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Article

First Evaluation of Field Evolved Resistance to Commonly Used Insecticides in House Fly Populations from Saudi Arabian Dairy Farms

Pesticides and Environmental Toxicology Laboratory, Department of Plant Protection, College of Food and Agriculture Sciences, King Saud University, P.O. Box 2460, Riyadh 11451, Saudi Arabia
Academic Editor: Hanafy Ismail
Insects 2021, 12(12), 1120; https://doi.org/10.3390/insects12121120
Received: 10 November 2021 / Revised: 9 December 2021 / Accepted: 12 December 2021 / Published: 14 December 2021
(This article belongs to the Collection Pesticide Chemistry and Toxicology)
The house fly is one of the major carriers of several diseases that affect humans and animals. Insecticides are often used as a rapid method to control them. In this study, eight commonly used insecticides were tested against five populations of house flies collected from dairies around Riyadh, Saudi Arabia. The aim was to evaluate how toxic the insecticides were, and to find out whether the flies showed any sign of resistance against insecticides. In the tested pyrethroid insecticides, there was no or only moderate resistance in adults of both sexes compared to a known susceptible strain. In the tested organophosphate insecticides, there was low to moderate resistance in adults of both sexes compared to the susceptible strain. This study also evaluated “median lethal times” for the tested insecticides (how long a certain dose takes to kill half the exposed population), with results available for all eight insecticides: alpha-cypermethrin, deltamethrin, bifenthrin, cypermethrin, cyfluthrin, fenitrothion, chlorpyrifos, and malathion. The results of this study will be helpful for people whose job it is to plan effective house fly control programs in Saudi Arabia.
The house fly, Musca domestica L. (Diptera: Muscidae), is one of the major vectors of several pathogens that affect humans and animals. We evaluated the toxicity of eight insecticides commonly used for house fly control using five field populations collected from dairies in Riyadh, Saudi Arabia. Among the five tested pyrethroids, non to moderate resistance was found in adults of both sexes compared to a susceptible strain. Resistance ratios ranged from 0.5- to 7-fold for alpha-cypermethrin, 2- to 21-fold for deltamethrin, 4- to 19-fold for bifenthrin, 1- to 9-fold for cyfluthrin, and 1- to 8-fold for cypermethrin. Among the three tested organophosphates, low to moderate resistance was found among adult flies compared to the susceptible strain, and the resistance ratios ranged from 4- to 27-fold for fenitrothion, 2- to 14-fold for chlorpyrifos, and 3- to 12-fold for malathion. The median lethal times for the tested insecticides were 3–33 h for alpha-cypermethrin, 3–24 h for deltamethrin, 5–59 h for bifenthrin, 1–7 h for cypermethrin, 0.3–7 h for cyfluthrin, 6–36 h for fenitrothion, 2–21 h for chlorpyrifos, and 3–34 h for malathion. This study presents baseline data pertaining to registered public health insecticides, and the results will assist future studies monitoring insecticide resistance, and the planning of effective integrated vector management programs. View Full-Text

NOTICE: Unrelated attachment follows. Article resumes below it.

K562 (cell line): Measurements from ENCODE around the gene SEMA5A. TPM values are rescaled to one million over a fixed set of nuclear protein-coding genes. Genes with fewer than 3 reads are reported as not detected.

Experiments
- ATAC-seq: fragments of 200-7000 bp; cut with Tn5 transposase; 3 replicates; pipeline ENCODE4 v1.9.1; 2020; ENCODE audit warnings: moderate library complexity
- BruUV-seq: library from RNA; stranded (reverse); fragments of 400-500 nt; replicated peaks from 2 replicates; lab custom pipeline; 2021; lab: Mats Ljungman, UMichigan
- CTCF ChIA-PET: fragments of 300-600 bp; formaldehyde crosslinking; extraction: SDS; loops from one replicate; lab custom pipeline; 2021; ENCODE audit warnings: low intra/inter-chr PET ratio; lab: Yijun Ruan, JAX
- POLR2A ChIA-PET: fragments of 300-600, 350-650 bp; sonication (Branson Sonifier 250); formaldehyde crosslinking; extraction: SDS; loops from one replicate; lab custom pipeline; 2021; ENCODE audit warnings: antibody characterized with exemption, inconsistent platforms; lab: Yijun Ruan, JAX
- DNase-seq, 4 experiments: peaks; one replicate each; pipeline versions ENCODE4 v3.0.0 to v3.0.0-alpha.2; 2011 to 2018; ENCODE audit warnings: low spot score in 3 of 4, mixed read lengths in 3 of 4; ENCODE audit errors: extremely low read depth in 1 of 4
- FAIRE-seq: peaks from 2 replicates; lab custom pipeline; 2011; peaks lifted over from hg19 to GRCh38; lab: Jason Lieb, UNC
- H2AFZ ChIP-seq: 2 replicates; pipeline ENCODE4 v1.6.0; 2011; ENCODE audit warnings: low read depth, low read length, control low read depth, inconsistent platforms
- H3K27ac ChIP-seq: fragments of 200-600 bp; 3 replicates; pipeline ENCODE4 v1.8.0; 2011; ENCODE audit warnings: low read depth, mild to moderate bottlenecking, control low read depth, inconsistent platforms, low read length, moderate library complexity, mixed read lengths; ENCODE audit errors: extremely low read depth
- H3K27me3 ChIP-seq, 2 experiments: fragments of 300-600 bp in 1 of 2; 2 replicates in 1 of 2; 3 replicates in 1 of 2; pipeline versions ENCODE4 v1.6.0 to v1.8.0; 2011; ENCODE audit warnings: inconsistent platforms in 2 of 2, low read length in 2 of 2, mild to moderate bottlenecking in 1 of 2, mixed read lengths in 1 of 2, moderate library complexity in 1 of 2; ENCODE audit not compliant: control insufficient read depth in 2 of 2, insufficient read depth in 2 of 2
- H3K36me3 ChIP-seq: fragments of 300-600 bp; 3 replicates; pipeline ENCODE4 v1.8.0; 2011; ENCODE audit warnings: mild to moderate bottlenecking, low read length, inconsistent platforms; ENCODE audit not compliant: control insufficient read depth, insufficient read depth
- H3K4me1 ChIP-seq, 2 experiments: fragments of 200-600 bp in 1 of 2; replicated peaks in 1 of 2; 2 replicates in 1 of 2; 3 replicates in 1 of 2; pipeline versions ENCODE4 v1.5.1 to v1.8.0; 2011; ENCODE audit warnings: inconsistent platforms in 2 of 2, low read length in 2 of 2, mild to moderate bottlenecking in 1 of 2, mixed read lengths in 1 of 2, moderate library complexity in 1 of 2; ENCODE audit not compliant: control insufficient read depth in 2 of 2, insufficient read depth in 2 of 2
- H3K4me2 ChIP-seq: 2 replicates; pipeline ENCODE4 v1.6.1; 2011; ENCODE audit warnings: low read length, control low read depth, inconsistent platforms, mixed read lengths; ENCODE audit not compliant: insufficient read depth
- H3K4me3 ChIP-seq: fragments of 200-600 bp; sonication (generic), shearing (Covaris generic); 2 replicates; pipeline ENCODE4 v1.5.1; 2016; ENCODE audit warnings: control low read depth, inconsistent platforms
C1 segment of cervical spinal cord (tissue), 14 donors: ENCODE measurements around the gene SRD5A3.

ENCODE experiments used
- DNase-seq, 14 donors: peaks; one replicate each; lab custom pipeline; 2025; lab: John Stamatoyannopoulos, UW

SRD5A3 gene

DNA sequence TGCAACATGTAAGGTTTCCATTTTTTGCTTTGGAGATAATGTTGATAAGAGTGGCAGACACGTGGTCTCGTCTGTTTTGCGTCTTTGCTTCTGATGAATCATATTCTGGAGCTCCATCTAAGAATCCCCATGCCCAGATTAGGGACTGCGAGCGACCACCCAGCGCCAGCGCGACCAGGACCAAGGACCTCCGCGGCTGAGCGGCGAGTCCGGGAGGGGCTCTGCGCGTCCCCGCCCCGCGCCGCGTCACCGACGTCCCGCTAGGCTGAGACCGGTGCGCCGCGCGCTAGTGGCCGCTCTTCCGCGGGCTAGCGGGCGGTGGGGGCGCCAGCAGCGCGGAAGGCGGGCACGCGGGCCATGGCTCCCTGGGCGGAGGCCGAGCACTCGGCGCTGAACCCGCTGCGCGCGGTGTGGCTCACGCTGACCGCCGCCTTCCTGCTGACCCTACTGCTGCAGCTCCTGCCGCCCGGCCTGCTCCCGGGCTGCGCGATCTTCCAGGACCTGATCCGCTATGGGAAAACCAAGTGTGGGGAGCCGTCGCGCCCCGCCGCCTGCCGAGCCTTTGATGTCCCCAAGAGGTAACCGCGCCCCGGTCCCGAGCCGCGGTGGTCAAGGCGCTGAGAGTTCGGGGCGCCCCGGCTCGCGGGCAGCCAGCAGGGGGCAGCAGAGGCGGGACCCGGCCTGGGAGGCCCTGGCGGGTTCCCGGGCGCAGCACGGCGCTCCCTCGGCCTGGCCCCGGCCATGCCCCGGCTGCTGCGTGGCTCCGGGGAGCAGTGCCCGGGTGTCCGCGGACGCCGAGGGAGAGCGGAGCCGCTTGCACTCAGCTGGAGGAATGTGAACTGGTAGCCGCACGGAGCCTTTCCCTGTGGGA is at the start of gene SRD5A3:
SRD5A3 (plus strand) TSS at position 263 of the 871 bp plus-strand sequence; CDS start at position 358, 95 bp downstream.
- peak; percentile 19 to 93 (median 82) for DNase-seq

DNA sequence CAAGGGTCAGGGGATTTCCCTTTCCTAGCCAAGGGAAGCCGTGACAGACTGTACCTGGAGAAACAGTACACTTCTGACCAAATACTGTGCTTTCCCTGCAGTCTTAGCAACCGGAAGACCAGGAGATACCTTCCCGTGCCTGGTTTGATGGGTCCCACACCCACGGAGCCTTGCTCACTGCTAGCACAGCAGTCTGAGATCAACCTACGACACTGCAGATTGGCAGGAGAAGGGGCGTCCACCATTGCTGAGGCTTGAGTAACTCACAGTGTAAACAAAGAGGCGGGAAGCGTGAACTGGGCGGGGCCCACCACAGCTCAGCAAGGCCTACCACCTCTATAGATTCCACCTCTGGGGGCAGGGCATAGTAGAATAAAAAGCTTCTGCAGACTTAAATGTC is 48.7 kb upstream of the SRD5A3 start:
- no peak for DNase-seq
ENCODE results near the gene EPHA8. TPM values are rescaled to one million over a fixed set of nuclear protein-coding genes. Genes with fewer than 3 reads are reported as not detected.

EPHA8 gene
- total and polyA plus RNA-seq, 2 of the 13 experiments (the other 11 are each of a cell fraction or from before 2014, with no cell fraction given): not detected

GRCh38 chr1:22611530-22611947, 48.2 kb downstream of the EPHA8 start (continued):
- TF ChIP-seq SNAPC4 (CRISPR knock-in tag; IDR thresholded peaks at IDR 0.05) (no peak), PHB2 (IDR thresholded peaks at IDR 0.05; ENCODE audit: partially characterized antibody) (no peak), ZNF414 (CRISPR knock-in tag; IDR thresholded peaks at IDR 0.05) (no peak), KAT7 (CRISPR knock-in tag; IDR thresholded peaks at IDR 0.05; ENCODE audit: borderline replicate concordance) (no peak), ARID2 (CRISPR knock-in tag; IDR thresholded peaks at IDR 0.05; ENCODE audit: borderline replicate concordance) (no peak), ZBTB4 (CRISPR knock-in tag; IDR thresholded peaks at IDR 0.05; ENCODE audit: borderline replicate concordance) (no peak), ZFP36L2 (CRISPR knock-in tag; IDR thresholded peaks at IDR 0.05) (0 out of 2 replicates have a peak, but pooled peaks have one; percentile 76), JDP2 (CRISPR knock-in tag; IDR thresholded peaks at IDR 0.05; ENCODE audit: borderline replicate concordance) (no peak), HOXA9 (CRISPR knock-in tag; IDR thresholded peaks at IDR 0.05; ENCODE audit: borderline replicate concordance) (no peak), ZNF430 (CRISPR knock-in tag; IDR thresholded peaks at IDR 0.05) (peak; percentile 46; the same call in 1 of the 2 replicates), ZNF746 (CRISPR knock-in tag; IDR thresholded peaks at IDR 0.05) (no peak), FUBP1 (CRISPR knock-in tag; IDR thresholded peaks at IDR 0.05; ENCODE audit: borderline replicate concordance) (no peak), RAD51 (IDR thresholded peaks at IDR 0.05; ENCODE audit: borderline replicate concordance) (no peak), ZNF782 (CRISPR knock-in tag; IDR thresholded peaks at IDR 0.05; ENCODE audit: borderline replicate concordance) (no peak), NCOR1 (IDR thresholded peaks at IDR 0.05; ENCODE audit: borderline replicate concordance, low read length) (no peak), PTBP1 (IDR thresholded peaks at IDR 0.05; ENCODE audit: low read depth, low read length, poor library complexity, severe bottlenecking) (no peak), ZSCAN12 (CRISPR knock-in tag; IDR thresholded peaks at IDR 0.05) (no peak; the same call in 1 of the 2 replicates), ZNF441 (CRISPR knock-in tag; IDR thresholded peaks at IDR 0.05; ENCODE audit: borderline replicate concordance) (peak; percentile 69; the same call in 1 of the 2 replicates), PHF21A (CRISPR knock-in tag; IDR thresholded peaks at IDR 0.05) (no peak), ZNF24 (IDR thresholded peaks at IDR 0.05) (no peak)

Keywords: integrated vector management; toxicity; public health insecticides; Musca domestica; Muscidae; vector borne diseases integrated vector management; toxicity; public health insecticides; Musca domestica; Muscidae; vector borne diseases
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MDPI and ACS Style

Hafez, A.M. First Evaluation of Field Evolved Resistance to Commonly Used Insecticides in House Fly Populations from Saudi Arabian Dairy Farms. Insects 2021, 12, 1120. https://doi.org/10.3390/insects12121120

AMA Style

Hafez AM. First Evaluation of Field Evolved Resistance to Commonly Used Insecticides in House Fly Populations from Saudi Arabian Dairy Farms. Insects. 2021; 12(12):1120. https://doi.org/10.3390/insects12121120

Chicago/Turabian Style

Hafez, Abdulwahab M. 2021. "First Evaluation of Field Evolved Resistance to Commonly Used Insecticides in House Fly Populations from Saudi Arabian Dairy Farms" Insects 12, no. 12: 1120. https://doi.org/10.3390/insects12121120

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